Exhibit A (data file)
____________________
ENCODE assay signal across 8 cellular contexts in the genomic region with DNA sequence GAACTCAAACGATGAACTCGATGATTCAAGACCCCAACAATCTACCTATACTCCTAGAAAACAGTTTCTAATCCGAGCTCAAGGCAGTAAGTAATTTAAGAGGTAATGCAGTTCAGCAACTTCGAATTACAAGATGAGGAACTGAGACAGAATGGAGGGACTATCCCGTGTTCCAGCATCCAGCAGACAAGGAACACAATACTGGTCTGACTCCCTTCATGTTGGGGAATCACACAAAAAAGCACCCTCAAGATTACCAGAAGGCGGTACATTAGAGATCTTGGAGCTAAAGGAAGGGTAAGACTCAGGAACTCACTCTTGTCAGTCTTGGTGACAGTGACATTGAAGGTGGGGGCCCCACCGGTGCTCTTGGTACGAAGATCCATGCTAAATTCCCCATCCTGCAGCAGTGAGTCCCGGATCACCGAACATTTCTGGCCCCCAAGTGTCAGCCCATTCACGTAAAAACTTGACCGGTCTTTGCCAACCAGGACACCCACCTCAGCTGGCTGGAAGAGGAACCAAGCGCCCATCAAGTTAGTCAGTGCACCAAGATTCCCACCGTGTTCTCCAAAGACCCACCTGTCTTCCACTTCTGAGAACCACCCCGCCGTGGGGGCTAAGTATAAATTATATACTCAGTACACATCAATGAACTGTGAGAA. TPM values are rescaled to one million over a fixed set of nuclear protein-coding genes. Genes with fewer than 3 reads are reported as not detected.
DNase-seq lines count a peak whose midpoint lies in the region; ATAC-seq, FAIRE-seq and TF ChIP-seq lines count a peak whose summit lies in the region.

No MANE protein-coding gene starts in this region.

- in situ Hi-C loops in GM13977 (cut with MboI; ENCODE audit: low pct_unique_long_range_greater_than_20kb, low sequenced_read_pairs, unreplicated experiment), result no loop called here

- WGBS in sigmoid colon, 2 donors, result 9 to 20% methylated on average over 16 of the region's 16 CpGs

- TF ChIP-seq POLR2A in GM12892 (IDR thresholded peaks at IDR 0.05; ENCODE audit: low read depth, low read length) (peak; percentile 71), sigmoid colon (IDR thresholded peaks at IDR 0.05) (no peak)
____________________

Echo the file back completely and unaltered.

ENCODE assay signal across 8 cellular contexts in the genomic region with DNA sequence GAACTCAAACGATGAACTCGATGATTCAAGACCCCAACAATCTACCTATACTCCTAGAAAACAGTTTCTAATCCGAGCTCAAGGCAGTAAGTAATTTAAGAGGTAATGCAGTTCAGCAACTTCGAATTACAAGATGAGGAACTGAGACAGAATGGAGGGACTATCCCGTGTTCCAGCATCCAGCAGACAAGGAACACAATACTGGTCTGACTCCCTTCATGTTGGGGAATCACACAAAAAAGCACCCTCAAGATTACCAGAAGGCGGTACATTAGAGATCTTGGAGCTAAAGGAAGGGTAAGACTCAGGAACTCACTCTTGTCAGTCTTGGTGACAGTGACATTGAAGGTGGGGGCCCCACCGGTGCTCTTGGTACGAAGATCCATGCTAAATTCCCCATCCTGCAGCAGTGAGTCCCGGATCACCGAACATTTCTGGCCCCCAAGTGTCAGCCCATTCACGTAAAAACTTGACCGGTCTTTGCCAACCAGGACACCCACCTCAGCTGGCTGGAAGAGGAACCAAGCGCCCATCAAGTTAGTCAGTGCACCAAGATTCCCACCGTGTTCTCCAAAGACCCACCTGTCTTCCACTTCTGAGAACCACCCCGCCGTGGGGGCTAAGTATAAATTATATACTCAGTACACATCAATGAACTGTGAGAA. TPM values are rescaled to one million over a fixed set of nuclear protein-coding genes. Genes with fewer than 3 reads are reported as not detected.
DNase-seq lines count a peak whose midpoint lies in the region; ATAC-seq, FAIRE-seq and TF ChIP-seq lines count a peak whose summit lies in the region.

No MANE protein-coding gene starts in this region.

- in situ Hi-C loops in GM13977 (cut with MboI; ENCODE audit: low pct_unique_long_range_greater_than_20kb, low sequenced_read_pairs, unreplicated experiment), result no loop called here

- WGBS in sigmoid colon, 2 donors, result 9 to 20% methylated on average over 16 of the region's 16 CpGs

- TF ChIP-seq POLR2A in GM12892 (IDR thresholded peaks at IDR 0.05; ENCODE audit: low read depth, low read length) (peak; percentile 71), sigmoid colon (IDR thresholded peaks at IDR 0.05) (no peak)